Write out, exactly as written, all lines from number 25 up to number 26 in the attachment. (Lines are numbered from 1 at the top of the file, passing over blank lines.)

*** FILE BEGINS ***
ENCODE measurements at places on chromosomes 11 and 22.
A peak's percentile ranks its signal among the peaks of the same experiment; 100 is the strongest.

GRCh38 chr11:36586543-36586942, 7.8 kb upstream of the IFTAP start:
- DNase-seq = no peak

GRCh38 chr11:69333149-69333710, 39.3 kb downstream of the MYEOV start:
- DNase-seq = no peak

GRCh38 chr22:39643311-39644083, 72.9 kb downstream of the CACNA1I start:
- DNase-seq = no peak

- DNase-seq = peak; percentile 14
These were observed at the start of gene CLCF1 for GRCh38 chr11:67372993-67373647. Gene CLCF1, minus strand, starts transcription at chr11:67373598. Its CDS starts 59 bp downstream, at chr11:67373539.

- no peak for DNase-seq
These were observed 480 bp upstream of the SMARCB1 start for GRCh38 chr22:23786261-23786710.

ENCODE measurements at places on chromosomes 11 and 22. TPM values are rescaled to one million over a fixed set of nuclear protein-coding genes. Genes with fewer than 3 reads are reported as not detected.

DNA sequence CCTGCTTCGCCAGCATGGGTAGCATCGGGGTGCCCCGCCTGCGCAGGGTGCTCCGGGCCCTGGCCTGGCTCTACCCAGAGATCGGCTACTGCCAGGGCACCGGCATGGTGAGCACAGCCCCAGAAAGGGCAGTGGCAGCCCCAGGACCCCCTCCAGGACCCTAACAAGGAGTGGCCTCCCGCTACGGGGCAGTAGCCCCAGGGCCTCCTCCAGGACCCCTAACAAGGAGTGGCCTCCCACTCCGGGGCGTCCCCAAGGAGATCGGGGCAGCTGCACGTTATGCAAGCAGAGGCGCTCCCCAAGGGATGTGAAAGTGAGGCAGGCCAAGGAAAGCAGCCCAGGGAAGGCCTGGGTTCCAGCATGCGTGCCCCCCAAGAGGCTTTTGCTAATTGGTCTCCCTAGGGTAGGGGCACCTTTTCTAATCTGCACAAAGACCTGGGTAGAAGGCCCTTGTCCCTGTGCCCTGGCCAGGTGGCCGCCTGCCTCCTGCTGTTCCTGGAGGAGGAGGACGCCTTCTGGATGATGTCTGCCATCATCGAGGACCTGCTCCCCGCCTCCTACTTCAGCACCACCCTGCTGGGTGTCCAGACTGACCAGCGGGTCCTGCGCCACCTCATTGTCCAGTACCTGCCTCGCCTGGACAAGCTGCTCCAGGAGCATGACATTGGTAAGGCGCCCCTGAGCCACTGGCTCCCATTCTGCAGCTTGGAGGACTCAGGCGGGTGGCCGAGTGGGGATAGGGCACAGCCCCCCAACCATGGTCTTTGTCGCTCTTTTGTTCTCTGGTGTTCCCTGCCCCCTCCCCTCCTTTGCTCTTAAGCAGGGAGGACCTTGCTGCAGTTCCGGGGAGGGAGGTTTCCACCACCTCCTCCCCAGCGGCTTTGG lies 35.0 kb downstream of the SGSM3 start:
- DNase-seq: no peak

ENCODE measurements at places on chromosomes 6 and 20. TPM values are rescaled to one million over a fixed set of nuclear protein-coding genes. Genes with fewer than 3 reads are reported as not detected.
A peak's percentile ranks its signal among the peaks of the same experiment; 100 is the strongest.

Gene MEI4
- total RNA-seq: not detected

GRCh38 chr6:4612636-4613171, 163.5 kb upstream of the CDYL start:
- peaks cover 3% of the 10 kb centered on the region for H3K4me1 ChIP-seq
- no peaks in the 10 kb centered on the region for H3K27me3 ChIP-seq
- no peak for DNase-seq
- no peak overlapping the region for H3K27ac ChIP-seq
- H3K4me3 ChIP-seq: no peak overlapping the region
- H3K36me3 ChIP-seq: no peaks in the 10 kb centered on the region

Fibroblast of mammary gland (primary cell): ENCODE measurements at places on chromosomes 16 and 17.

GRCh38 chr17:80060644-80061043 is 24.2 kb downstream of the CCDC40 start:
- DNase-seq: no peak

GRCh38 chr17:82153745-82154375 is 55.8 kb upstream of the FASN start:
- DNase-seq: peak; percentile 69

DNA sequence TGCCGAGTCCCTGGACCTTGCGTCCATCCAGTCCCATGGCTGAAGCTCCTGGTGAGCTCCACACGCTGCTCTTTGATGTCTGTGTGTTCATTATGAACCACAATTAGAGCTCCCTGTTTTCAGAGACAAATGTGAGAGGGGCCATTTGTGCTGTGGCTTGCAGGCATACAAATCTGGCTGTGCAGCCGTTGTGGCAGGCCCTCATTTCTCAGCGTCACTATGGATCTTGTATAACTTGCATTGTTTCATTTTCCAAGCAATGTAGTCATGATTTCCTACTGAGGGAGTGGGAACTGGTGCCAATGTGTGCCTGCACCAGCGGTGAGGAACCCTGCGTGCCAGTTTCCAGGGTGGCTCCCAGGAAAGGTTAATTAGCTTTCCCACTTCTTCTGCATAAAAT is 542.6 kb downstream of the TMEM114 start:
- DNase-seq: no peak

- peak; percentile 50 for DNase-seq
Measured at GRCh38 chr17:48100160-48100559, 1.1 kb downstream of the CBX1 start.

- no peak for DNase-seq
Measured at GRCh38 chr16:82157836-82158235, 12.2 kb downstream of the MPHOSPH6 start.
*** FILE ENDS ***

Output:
- H3K4me3 ChIP-seq: no peak overlapping the region
- H3K36me3 ChIP-seq: no peaks in the 10 kb centered on the region